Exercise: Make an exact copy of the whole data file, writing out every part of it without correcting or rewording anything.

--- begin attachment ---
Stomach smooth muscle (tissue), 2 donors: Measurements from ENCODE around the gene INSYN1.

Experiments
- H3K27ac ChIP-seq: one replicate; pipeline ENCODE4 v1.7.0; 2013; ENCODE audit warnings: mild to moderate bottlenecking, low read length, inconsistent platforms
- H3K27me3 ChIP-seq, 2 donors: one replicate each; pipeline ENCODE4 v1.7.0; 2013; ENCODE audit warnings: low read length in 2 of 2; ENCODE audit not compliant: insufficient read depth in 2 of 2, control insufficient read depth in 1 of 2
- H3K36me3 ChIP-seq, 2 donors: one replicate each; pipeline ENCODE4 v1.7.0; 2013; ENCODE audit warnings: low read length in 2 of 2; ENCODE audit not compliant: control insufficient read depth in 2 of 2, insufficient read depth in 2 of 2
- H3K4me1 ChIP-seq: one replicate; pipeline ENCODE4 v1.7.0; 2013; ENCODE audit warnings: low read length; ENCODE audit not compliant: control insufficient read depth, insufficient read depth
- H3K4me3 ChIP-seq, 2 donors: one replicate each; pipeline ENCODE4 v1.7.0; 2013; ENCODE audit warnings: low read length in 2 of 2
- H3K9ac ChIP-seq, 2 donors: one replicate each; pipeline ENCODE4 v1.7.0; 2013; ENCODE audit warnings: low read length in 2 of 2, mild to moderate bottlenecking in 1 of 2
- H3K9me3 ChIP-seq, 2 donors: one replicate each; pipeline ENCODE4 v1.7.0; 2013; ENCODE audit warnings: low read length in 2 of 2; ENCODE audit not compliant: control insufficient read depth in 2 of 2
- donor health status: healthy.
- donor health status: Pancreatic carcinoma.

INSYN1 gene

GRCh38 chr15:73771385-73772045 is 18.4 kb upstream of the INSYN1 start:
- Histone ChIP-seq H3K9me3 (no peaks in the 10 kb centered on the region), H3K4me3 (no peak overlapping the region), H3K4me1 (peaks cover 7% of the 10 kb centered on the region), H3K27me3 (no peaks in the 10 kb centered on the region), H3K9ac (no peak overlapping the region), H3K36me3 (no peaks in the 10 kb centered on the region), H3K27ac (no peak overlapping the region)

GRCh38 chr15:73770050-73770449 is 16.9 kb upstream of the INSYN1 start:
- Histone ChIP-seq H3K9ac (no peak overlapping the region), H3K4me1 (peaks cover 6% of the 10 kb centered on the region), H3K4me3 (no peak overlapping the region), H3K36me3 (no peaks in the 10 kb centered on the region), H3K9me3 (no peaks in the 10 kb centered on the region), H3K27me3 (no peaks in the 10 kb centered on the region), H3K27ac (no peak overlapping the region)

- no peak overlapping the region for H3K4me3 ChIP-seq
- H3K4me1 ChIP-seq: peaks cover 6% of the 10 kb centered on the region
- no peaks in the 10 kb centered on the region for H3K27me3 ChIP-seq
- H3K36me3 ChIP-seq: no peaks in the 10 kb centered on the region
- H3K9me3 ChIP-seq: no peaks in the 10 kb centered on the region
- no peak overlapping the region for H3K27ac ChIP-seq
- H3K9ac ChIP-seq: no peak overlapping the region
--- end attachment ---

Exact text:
Stomach smooth muscle (tissue), 2 donors: Measurements from ENCODE around the gene INSYN1.

Experiments
- H3K27ac ChIP-seq: one replicate; pipeline ENCODE4 v1.7.0; 2013; ENCODE audit warnings: mild to moderate bottlenecking, low read length, inconsistent platforms
- H3K27me3 ChIP-seq, 2 donors: one replicate each; pipeline ENCODE4 v1.7.0; 2013; ENCODE audit warnings: low read length in 2 of 2; ENCODE audit not compliant: insufficient read depth in 2 of 2, control insufficient read depth in 1 of 2
- H3K36me3 ChIP-seq, 2 donors: one replicate each; pipeline ENCODE4 v1.7.0; 2013; ENCODE audit warnings: low read length in 2 of 2; ENCODE audit not compliant: control insufficient read depth in 2 of 2, insufficient read depth in 2 of 2
- H3K4me1 ChIP-seq: one replicate; pipeline ENCODE4 v1.7.0; 2013; ENCODE audit warnings: low read length; ENCODE audit not compliant: control insufficient read depth, insufficient read depth
- H3K4me3 ChIP-seq, 2 donors: one replicate each; pipeline ENCODE4 v1.7.0; 2013; ENCODE audit warnings: low read length in 2 of 2
- H3K9ac ChIP-seq, 2 donors: one replicate each; pipeline ENCODE4 v1.7.0; 2013; ENCODE audit warnings: low read length in 2 of 2, mild to moderate bottlenecking in 1 of 2
- H3K9me3 ChIP-seq, 2 donors: one replicate each; pipeline ENCODE4 v1.7.0; 2013; ENCODE audit warnings: low read length in 2 of 2; ENCODE audit not compliant: control insufficient read depth in 2 of 2
- donor health status: healthy.
- donor health status: Pancreatic carcinoma.

INSYN1 gene

GRCh38 chr15:73771385-73772045 is 18.4 kb upstream of the INSYN1 start:
- Histone ChIP-seq H3K9me3 (no peaks in the 10 kb centered on the region), H3K4me3 (no peak overlapping the region), H3K4me1 (peaks cover 7% of the 10 kb centered on the region), H3K27me3 (no peaks in the 10 kb centered on the region), H3K9ac (no peak overlapping the region), H3K36me3 (no peaks in the 10 kb centered on the region), H3K27ac (no peak overlapping the region)

GRCh38 chr15:73770050-73770449 is 16.9 kb upstream of the INSYN1 start:
- Histone ChIP-seq H3K9ac (no peak overlapping the region), H3K4me1 (peaks cover 6% of the 10 kb centered on the region), H3K4me3 (no peak overlapping the region), H3K36me3 (no peaks in the 10 kb centered on the region), H3K9me3 (no peaks in the 10 kb centered on the region), H3K27me3 (no peaks in the 10 kb centered on the region), H3K27ac (no peak overlapping the region)

- no peak overlapping the region for H3K4me3 ChIP-seq
- H3K4me1 ChIP-seq: peaks cover 6% of the 10 kb centered on the region
- no peaks in the 10 kb centered on the region for H3K27me3 ChIP-seq
- H3K36me3 ChIP-seq: no peaks in the 10 kb centered on the region
- H3K9me3 ChIP-seq: no peaks in the 10 kb centered on the region
- no peak overlapping the region for H3K27ac ChIP-seq
- H3K9ac ChIP-seq: no peak overlapping the region